More in News
Vietnam War veterans recognized in Rumford
At top left, Vietnam veteran Rapheno Thibeault of Mexico (left), displays the Certificate of Appreciation that he received from Maine Adjutant Gen. Jim Campbell on Saturday at the second annual Vietnam War Remembrance Day at American Legion Post 24 in Rumford. At bottom, Vietnam veteran and Maine Humorist Gary Crocker shared memories of his service time, sang the national anthem, and shared a little humor as well. (Times photos by Bruce Farrin)
RUMFORD — On Saturday, 33 Maine Vietnam veterans with the Army, Air Force, Marine Corps, Navy and Coast Guard were recognized for their sacrifice, courage and willingness to serve their country during the second annual Vietnam War Rememberance Day Celebration at American Legion Post 24.
Peter Ogden, director of the Maine Veterans' Services in Augusta, and Brig. Gen. Jim Campbell, of Lewiston, honored the veterans, awarding them with Maine Certificates of Appreciation. The day coincided with the 40th anniversary of the withdrawal of the nation's last combat troops from Vietnam.
In explaining the 50th anniversary of the Vietnam War seal to his left, Ogden told about 70 people that this recognition ceremony was the first of many that will be carried out around Maine and in Canada for the next 10 years to honor Vietnam veterans.
"We're celebrating the 40th anniversary of the return of the troops and the 50th anniversary of the war. This year, we're recongizing 1963 as 50 years ago in Vietnam. The last of those combat troops left in 1973 and the official date of the war ended in 1975," he said.
"For many of us, we have many different thoughts about Vietnam and coming home. I saw an opportunity for this state to recognize our veterans and to say thank you for your service. We will be celebrating the 50th anniversary commemoration for the next 10 years or better. The last 50th commemoration will be in 2025, which will be the 50th anniversary of 1975. We'll be having welcome home ceremonies around the state," said Ogden.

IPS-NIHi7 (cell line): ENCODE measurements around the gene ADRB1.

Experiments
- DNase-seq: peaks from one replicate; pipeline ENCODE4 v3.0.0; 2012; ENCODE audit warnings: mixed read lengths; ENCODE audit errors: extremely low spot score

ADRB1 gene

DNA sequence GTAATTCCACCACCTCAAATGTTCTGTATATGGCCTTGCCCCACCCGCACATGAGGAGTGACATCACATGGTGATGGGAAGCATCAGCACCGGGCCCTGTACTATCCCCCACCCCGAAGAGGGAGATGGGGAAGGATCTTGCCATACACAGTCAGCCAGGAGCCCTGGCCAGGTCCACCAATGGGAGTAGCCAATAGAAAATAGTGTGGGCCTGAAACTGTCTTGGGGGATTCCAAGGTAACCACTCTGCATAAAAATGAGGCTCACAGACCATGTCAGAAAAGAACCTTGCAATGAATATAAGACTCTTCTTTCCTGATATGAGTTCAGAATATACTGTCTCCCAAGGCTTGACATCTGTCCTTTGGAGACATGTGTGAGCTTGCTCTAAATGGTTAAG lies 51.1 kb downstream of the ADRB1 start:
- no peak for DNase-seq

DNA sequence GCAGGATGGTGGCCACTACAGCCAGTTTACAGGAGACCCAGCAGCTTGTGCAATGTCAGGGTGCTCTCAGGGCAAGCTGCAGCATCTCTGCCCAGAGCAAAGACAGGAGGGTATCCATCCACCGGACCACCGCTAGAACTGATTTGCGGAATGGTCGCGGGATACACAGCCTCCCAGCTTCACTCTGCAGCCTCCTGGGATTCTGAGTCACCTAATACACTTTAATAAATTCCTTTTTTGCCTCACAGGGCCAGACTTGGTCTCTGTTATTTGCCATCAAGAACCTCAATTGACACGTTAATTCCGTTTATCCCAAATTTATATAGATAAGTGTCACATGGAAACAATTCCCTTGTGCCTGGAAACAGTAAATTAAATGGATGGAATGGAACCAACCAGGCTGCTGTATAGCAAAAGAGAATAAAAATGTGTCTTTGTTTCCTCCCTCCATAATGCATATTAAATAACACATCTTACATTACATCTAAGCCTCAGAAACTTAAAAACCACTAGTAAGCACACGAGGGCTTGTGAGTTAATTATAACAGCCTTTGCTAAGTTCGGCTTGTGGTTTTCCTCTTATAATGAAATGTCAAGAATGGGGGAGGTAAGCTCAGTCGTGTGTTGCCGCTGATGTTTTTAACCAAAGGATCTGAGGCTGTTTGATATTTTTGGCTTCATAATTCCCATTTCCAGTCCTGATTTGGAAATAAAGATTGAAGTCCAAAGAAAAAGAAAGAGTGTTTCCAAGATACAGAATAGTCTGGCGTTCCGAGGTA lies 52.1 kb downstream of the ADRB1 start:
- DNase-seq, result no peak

The Maine Bureau of Veterans' Services or as it is better known “Maine Veterans’ Services” conducts periodic presentation ceremonies around the state to provide an opportunity for the family and friends of veterans to attend a local recognition ceremony to see their loved one recognized for their military service.
The State of Maine has established a recognition program to honor the service and sacrifices of all Maine veterans. The recognition program includes honoring those who were wounded, POWs, or died in support of combat operations since the beginning of WWII.
The state presented special 40th Anniversary Certificates to Vietnam veterans.
Rep. Sheryl Briggs, D-Mexico, who sponsored the bill last year that created the remembrance day, shared the sentiment of Vietnam veteran Al Pelletier of Norway, who couldn't attend.
Pelletier served 2.5 years in Vietnam with the U.S. Navy's Commander 7th Fleet Operations, Briggs said, reading Pelletier's prepared statement.
"I came home to a totally different country," Pelletier wrote. "My work had been top secret, so I couldn't speak of it, and after living the horror of being spit on and called a pot-smoking baby-killer, I felt like I just didn't belong in the country I love."
Pelletier said he didn't mention his service for many years, trying to put it behind him. Forty years later, Pelletier, who wrote a song about the experience, said he was invited to sing it at the 25th anniversary of the Vietnam Memorial Wall in Washington, D.C.
Briggs also has a personal connection to the war. Her oldest brother, Augustine Capponi, Jr., served with the Marines and was recognized at Saturday's ceremony.
She said her father served in the U.S. Navy in World War II and in the Seabees. His three brothers also served in the armed services.
"The Vietnam War was very traumatic for me as a young teenager," said Briggs. "We all know what the veterans endured on their return home. As a teenager, I could never understand it. I will never forget what I had seen on television."
When her brother, Gus, returned home, he wasn't wearing his uniform. She said she asked him why and he said he was told not to wear it for his own safety.
"My brother never really recovered from this war," said Briggs. He continues to suffer from post-traumatic stress disorder and other afflictions, she said. "Our family almost lost him three times over the past few years."
She said thousands of Vietnam veterans still suffer like her brother, and many are homeless. Her goal, she said, is for the day of remembrance to bring many veterans together to help them heal physically, spiritually and emotionally.
"This is not just for me," said Briggs. "But for all Mainers who wish to say to you, 'We're sorry, thank you and welcome home.'"
Vietnam veteran and Maine Humorist Gary Crocker shared memories of his service time, sang the national anthem, and shared a little humor as well.
Following the ceremony, veterans were invited to visit a Vietnam War Wall that Post 24 recently established.